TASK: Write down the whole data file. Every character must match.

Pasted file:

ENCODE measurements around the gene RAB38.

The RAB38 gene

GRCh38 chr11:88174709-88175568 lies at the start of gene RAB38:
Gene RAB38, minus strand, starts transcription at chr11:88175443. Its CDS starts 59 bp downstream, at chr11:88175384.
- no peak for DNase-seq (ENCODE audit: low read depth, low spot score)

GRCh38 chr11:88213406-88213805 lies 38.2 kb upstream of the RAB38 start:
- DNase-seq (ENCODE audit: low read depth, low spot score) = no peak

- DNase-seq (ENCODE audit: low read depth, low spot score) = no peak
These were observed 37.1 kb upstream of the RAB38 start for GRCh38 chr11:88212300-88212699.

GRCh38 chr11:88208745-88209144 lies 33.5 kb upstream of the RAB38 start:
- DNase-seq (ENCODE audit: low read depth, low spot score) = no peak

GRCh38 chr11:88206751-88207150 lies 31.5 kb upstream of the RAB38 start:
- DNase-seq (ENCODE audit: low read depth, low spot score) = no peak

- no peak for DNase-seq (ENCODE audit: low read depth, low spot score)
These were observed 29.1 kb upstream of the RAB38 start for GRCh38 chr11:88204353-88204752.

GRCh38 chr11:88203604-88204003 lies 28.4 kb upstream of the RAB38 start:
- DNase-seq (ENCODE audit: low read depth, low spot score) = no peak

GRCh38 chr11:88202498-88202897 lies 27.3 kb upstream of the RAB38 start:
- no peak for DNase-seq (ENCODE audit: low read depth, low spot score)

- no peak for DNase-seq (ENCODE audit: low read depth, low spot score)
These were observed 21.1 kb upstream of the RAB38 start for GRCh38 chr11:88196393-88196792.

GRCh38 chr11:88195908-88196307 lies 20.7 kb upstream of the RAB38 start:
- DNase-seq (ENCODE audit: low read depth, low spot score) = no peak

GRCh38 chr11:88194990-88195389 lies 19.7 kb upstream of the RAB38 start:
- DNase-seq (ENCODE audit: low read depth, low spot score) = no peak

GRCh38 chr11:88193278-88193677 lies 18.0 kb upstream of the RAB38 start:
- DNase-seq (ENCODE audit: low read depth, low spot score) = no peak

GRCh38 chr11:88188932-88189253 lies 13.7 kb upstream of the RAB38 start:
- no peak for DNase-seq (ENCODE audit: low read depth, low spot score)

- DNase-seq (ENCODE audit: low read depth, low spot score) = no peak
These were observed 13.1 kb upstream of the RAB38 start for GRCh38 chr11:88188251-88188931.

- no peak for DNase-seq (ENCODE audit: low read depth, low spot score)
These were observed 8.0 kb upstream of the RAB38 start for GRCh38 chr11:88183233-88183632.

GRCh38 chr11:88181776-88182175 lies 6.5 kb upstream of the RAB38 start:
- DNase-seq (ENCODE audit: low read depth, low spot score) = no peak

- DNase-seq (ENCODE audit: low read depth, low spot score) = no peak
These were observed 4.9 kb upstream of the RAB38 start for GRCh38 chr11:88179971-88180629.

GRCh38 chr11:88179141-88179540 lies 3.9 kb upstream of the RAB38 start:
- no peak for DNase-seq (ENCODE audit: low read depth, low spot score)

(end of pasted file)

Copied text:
ENCODE measurements around the gene RAB38.

The RAB38 gene

GRCh38 chr11:88174709-88175568 lies at the start of gene RAB38:
Gene RAB38, minus strand, starts transcription at chr11:88175443. Its CDS starts 59 bp downstream, at chr11:88175384.
- no peak for DNase-seq (ENCODE audit: low read depth, low spot score)

GRCh38 chr11:88213406-88213805 lies 38.2 kb upstream of the RAB38 start:
- DNase-seq (ENCODE audit: low read depth, low spot score) = no peak

- DNase-seq (ENCODE audit: low read depth, low spot score) = no peak
These were observed 37.1 kb upstream of the RAB38 start for GRCh38 chr11:88212300-88212699.

GRCh38 chr11:88208745-88209144 lies 33.5 kb upstream of the RAB38 start:
- DNase-seq (ENCODE audit: low read depth, low spot score) = no peak

GRCh38 chr11:88206751-88207150 lies 31.5 kb upstream of the RAB38 start:
- DNase-seq (ENCODE audit: low read depth, low spot score) = no peak

- no peak for DNase-seq (ENCODE audit: low read depth, low spot score)
These were observed 29.1 kb upstream of the RAB38 start for GRCh38 chr11:88204353-88204752.

GRCh38 chr11:88203604-88204003 lies 28.4 kb upstream of the RAB38 start:
- DNase-seq (ENCODE audit: low read depth, low spot score) = no peak

GRCh38 chr11:88202498-88202897 lies 27.3 kb upstream of the RAB38 start:
- no peak for DNase-seq (ENCODE audit: low read depth, low spot score)

- no peak for DNase-seq (ENCODE audit: low read depth, low spot score)
These were observed 21.1 kb upstream of the RAB38 start for GRCh38 chr11:88196393-88196792.

GRCh38 chr11:88195908-88196307 lies 20.7 kb upstream of the RAB38 start:
- DNase-seq (ENCODE audit: low read depth, low spot score) = no peak

GRCh38 chr11:88194990-88195389 lies 19.7 kb upstream of the RAB38 start:
- DNase-seq (ENCODE audit: low read depth, low spot score) = no peak

GRCh38 chr11:88193278-88193677 lies 18.0 kb upstream of the RAB38 start:
- DNase-seq (ENCODE audit: low read depth, low spot score) = no peak

GRCh38 chr11:88188932-88189253 lies 13.7 kb upstream of the RAB38 start:
- no peak for DNase-seq (ENCODE audit: low read depth, low spot score)

- DNase-seq (ENCODE audit: low read depth, low spot score) = no peak
These were observed 13.1 kb upstream of the RAB38 start for GRCh38 chr11:88188251-88188931.

- no peak for DNase-seq (ENCODE audit: low read depth, low spot score)
These were observed 8.0 kb upstream of the RAB38 start for GRCh38 chr11:88183233-88183632.

GRCh38 chr11:88181776-88182175 lies 6.5 kb upstream of the RAB38 start:
- DNase-seq (ENCODE audit: low read depth, low spot score) = no peak

- DNase-seq (ENCODE audit: low read depth, low spot score) = no peak
These were observed 4.9 kb upstream of the RAB38 start for GRCh38 chr11:88179971-88180629.

GRCh38 chr11:88179141-88179540 lies 3.9 kb upstream of the RAB38 start:
- no peak for DNase-seq (ENCODE audit: low read depth, low spot score)